Steve Fisher, the former
University of Michigan basketball
coach, was receiving $250,000 a year
from Nike, as well as $73,000 a year
in basketball camp revenue and
$84,000 for TV and radio shows. This
does not include what the University
of Michigan was paying him.
John Thompson, the Georgetown
University basketball coach, owns or
has options for an estimated $4.2 mil
lion in Nike stock - some 80,000
shares - and will make $368,000 this
year alone from Nike, plus what
Georgetown pays him.
Even Lute Olson, head coach of
last year’s national champion,
Arizona Wildcats said, “There is no
question we are overpaid.”
Kit Morris, who is a member of
The Knight Commission, which is
trying to reform the NCAA, said,
“coaches are selling something which
does not belong to them, the universi
iy a uaiiit cuiu uiia^c.
Over the next five
years, Nike will give
the University of
Kentucky more
than $8 million,
plus $3 million in
apparel and
equipment, and
three coaches
will get $6 mil
lion of it.
There is no
doubt this
money will
help a uni
but why is it so
much goes to the coach
In defense of many coaches, not
every college coach makes millions,
especially those at smaller schools or
those in die smaller sports. Most
coaches at Nebraska - who are not
among the nation’s best paid - are
compensated with a new vehicle
leased for them from a local dealer
and are only required to pay an
income tax on it.
So does this mean coaches
shouldn’t be paid well if they are win
ning and are continually
putting out -
good citi
No, but
why is there
such a
the rules on the coaches and those we
enforce on athletes?
In actuality, the coaches are just a
very small part of
the pie.
pie running the NCAA, who do not
even take part in an athlete’s life, as
the coaches do?
The executives
The NCAA does not allow ath
letes special benefits, but the execu
tives surely have had no problems
enjoying great benefits themselves.
The manual for cities hosting a
Final Four requires that a series of
gifts be delivered every night to the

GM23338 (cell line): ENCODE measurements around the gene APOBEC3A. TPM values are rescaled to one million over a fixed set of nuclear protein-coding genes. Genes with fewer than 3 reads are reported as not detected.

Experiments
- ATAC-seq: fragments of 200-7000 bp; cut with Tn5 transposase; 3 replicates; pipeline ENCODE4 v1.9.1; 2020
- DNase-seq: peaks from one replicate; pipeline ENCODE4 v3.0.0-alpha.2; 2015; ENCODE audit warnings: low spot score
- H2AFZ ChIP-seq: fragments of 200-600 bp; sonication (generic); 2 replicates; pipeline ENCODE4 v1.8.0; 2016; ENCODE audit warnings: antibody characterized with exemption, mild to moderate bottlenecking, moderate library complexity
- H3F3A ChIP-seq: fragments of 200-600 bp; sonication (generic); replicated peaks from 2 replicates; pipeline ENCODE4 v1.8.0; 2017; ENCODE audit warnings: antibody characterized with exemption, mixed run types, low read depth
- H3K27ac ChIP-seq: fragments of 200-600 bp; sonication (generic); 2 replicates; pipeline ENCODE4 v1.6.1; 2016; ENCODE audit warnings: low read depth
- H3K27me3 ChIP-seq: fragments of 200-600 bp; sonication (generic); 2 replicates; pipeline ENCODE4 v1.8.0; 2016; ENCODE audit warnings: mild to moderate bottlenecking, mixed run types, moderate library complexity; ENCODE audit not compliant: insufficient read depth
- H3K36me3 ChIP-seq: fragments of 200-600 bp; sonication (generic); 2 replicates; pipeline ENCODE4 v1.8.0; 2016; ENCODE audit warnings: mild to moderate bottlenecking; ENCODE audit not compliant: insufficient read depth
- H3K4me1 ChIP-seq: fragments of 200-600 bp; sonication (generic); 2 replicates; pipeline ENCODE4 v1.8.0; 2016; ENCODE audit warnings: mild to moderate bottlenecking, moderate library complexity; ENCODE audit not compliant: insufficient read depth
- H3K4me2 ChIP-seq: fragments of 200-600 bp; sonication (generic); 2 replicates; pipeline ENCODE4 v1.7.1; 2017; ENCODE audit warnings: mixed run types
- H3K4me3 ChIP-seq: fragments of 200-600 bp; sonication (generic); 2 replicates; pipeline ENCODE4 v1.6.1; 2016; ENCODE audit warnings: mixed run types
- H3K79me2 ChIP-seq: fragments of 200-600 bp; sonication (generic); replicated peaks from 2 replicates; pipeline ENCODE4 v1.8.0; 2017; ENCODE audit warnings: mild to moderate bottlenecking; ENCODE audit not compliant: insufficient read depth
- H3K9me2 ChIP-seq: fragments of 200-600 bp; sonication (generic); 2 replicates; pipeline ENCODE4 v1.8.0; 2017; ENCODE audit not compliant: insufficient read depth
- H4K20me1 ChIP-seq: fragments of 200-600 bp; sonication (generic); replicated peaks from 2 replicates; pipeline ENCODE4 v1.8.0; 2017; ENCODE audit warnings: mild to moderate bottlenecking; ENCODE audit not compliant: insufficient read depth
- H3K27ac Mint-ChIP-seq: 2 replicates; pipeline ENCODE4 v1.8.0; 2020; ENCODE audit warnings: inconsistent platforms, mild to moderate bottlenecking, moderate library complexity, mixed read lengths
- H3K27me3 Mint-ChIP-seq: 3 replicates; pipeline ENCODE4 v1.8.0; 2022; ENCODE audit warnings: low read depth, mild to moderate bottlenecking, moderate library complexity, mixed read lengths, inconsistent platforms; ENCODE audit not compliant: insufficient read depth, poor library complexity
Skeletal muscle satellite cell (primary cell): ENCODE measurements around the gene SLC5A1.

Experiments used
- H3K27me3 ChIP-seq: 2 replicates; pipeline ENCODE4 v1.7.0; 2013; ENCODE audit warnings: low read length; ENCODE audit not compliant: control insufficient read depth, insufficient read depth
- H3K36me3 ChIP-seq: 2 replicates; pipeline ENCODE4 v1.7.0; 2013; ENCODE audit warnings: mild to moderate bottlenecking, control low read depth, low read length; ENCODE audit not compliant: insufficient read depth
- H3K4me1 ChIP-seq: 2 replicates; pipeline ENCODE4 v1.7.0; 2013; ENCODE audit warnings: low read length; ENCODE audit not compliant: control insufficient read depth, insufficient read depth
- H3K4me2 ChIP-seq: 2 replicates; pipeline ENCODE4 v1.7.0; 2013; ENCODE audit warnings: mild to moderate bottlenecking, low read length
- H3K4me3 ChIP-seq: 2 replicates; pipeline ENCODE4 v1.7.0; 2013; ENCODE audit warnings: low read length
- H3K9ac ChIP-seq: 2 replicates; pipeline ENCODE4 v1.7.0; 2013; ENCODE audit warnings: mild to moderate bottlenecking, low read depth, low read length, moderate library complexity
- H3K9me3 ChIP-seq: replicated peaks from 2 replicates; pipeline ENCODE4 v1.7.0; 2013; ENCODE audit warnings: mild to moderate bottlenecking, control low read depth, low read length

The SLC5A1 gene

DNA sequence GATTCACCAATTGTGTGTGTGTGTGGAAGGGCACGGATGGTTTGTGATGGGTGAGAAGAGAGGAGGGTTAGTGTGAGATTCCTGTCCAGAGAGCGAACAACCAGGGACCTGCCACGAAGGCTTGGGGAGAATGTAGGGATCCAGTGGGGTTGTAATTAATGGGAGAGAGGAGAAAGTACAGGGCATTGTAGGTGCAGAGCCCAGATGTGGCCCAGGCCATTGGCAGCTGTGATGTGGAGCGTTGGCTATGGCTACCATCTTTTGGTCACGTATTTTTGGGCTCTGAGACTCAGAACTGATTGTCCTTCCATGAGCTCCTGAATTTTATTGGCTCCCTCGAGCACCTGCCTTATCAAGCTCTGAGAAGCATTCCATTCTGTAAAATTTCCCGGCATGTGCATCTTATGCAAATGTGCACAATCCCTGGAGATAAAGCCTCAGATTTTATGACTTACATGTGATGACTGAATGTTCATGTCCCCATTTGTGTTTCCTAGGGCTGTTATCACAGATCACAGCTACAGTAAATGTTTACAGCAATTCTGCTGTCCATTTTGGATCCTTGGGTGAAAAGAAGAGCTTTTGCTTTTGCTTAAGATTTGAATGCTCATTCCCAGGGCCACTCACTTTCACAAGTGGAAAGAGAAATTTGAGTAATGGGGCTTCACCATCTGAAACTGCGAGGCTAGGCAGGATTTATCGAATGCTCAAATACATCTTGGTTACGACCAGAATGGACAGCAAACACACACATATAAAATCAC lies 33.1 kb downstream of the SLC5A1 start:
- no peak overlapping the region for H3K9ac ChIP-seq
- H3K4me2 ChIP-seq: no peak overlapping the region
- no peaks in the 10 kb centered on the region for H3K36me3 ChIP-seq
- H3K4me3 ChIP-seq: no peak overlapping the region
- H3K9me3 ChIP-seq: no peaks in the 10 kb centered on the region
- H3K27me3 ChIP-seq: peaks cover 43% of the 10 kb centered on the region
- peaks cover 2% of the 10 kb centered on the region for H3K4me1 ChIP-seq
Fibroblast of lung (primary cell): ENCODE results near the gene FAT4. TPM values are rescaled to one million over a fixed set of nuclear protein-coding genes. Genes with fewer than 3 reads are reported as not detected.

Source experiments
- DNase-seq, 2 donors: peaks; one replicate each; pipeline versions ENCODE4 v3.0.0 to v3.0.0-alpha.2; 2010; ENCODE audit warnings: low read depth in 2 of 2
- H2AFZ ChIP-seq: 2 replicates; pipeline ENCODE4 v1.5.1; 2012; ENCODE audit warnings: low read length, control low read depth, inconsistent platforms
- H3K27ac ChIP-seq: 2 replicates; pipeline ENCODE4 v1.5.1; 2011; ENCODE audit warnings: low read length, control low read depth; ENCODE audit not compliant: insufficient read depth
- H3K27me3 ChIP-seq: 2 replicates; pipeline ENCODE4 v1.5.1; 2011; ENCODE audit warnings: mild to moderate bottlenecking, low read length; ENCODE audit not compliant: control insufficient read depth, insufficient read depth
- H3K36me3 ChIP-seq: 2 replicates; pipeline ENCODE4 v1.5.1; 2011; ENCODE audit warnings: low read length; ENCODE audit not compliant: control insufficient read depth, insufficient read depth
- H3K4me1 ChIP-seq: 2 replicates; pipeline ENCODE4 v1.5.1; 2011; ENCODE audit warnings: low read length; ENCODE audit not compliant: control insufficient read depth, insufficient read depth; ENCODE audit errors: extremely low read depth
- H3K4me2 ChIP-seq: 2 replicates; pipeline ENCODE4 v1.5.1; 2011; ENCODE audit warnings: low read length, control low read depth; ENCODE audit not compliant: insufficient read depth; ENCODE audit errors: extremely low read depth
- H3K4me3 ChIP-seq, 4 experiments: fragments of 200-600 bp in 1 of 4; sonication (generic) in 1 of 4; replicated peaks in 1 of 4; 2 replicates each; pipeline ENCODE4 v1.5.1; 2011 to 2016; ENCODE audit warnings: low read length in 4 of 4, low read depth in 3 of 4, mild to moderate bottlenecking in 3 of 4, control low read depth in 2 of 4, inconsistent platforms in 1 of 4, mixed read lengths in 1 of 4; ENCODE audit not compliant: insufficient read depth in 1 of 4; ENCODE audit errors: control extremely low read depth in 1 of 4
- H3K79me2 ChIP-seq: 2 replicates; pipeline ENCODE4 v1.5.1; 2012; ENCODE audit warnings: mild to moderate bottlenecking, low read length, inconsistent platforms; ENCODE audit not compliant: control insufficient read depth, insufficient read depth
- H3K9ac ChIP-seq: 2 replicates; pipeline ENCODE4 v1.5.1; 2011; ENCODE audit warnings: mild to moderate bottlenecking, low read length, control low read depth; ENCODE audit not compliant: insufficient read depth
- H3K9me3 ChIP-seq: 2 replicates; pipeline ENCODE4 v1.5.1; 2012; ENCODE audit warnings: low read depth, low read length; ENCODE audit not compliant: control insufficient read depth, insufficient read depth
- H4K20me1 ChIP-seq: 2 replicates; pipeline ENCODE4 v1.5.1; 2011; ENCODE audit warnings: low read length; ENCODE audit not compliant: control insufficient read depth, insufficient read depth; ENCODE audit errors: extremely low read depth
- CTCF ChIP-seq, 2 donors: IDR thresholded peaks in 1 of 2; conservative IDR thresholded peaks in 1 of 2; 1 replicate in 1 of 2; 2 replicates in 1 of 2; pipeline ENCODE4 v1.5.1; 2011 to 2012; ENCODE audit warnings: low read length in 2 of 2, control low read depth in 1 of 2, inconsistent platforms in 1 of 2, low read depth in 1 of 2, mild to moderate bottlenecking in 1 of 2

hotel rooms of NCAA officials.
These items cost the city of
Indianapolis an estimated $25,000.
The employees of the NCAA also
enjoy paid memberships at golf clubs,
fly first class when traveling - that is
when they are not using the NCAA
LearJet - company cars, and even
special loan rates on homes for them.
All of the above contrasts starkly
with the amateur lifestyles they wish
to impose on all their athletes. In fact,
it has not been uncommon for heads
of the NCAA to take their private
LearJet and fly from the headquarters
building in Kansas City, to the
Augusta National Golf Club, the
home of the Masters Tournament, in
Georgia, for 18 holes.
Boys and girl$ can you say,
A need for change
The NCAA continually finds
ways to spend money on itself, and
prevent money from going to the ath
If the NCAA is going to claim
that they can’t afford to give more
money, then they need to look into
trimming some of the fat.
Namely themselves.
They claim it will cost them $32
million to run their headquarters
building in Kansas City. That is
ridiculous. The NCAA is so guilty of
exploiting its athletes they should
consider themselves very lucky the
American Civil Liberties Union is not
after them.
It’s time for the NCAA to start
helping out its student athletes.
First, give more money with the
scholarships, like a monthly stipend
or wage, to help alleviate the costs of
day-to-day living for the student-ath
letes.Room, board and tuition are not
the only costs of college.
Second, quit breeding mediocrity
and start adding more scholarships
for student-athletes. There is constant
talk of cutting scholarships, and
tougher rules preventing a school
from helping its athletes. They are -r >
cutting costs while revenues are sky
Here at Nebraska, there is a train
ing table in West Stadium. The
Athletic Department could well
afford to make the cost to eat there
very cheap for all 700 of its athletes,